Conversational Trends 2019 - Part 3

This change is important, because probably for the first time in HCI history, we are moving away from humans having to learn how to interact with computers towards computers learning how to interact with us.

Chatbots provide quite a different experience compared with web pages or mobile apps. They are (or feel) personalized, they are easily available across multiple channels and they allow us to focus on the task at hand by eliminating unnecessary UI elements. The journey feels more guided, which can also increase the comfort of the interaction.

Since bots are all about conversation, there are many rules and guidelines that we as humans have developed with time that make conversations a pleasant experience. Below are some of the ground rules we have developed at Hycom while working on conversational interfaces for our customers – I hope it will be helpful for you as well.

Narrow domain > wide domain

The less you try to offer to users first, the more you can focus on the script, personality and usability. Not only that – there will also be many less ways for users to go off the track. Make sure you state the purpose of the bot to set the expectations right in the beginning. Users will try to derail your bot with personal and political questions – the more it’s focused, the better the experience.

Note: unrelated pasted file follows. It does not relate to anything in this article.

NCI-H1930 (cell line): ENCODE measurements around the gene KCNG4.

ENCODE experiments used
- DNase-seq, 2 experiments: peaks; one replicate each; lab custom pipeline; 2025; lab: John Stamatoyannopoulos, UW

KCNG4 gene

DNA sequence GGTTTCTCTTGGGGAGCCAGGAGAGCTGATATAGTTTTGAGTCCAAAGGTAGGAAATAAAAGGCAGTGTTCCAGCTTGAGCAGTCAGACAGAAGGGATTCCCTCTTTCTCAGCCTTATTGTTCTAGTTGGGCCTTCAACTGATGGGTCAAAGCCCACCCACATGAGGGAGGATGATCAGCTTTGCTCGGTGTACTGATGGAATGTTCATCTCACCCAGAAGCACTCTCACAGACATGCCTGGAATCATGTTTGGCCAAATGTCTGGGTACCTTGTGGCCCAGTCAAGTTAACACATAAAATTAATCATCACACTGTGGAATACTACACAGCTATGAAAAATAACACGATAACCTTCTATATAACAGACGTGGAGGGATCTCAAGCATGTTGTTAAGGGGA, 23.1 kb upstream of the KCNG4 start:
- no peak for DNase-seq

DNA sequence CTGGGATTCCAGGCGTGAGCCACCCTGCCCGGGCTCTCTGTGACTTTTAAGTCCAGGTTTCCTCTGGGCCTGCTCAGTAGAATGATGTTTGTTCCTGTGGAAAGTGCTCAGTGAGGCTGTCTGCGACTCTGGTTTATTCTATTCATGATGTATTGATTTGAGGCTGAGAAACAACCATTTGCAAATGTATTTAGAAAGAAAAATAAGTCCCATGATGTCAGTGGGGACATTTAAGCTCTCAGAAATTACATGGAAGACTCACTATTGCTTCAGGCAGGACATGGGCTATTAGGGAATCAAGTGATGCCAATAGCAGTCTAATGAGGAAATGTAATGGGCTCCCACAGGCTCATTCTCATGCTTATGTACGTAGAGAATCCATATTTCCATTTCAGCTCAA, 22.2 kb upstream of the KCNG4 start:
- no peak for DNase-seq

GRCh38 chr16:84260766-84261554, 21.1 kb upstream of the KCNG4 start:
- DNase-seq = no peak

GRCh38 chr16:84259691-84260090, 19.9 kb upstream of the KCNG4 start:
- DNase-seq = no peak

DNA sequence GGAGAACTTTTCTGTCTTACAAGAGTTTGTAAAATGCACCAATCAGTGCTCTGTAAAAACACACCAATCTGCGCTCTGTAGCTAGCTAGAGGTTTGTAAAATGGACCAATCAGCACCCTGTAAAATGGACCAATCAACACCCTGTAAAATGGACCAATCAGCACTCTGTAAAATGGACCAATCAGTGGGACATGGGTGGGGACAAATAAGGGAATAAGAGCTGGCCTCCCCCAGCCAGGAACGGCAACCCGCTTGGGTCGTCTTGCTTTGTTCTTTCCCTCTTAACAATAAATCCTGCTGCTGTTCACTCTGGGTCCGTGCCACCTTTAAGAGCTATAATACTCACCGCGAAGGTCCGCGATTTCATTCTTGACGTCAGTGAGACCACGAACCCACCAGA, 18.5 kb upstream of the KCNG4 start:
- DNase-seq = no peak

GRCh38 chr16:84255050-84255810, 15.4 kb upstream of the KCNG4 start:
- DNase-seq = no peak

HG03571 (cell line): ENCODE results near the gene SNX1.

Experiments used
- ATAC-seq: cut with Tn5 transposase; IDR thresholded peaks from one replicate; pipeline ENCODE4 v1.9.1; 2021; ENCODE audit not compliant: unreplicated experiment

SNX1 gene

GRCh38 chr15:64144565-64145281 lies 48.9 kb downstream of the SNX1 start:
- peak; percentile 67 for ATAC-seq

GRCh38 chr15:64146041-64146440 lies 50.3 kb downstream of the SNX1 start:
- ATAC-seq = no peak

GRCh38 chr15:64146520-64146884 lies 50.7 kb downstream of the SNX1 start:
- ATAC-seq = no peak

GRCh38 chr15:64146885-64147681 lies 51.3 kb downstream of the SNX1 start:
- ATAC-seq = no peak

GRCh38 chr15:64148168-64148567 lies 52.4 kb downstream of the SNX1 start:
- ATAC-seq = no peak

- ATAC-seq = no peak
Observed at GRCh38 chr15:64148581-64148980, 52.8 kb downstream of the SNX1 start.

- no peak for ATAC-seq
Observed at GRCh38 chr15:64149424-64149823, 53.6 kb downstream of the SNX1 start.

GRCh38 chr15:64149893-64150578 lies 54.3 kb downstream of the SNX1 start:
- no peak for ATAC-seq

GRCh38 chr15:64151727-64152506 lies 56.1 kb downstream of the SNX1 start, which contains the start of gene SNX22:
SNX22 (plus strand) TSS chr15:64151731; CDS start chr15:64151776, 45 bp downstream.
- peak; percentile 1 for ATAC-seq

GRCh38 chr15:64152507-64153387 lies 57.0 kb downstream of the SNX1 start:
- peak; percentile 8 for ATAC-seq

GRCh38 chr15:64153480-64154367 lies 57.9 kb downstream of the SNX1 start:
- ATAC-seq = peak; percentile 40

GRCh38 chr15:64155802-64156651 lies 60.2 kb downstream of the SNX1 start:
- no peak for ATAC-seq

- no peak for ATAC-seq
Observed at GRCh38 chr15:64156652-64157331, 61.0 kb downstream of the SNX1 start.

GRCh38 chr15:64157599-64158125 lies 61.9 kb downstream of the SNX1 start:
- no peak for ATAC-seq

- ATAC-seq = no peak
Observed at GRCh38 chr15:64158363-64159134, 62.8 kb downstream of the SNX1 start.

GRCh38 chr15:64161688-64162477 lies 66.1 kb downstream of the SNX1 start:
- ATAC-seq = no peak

Start with a great script

Use all the design tools you would normally do when designing great user experience, but instead of mockups – prepare great scripts. Instead of icons and graphics – work on the tone of your copy. Create personas and study their typical use cases. Shape the flow of the conversation around them. Be direct and polite! Think about the inputs that will be required and try to minimize the amount of work for the user.

A great way to test a scenario is by interacting with another human being via SMS text messages – you will instantly spot the stages where they feel lost.


Chatbot interfaces tend to be quite modest compared with apps. Your main way of conveying great user experience will be copy of the script. Take some time and try to make it sound like human, while also conveying the brand values. If you wonder about the language you should use – take a look at your website, print brochures or ads - they probably already use the correct tone for your brand.

Data Entry

Users expect conversations to flow naturally. This means you have to put in an extra effort to think how to ask them for input. Try to eliminate multiple responses (think +10) to a sensible couple of defaults. If not possible – hide the less-commonly used ones under „Other…” button for example. For simple interactions, it’s easier for users to select “Yes” or “No” buttons instead having to type in the text itself. It also saves you from causing ambiguity in the input and makes it easier for everyone.

Try to use the values you already have. If you need location info – ask for the correct permission for example. Some messaging platforms will also provide certain details, like first or last name and email.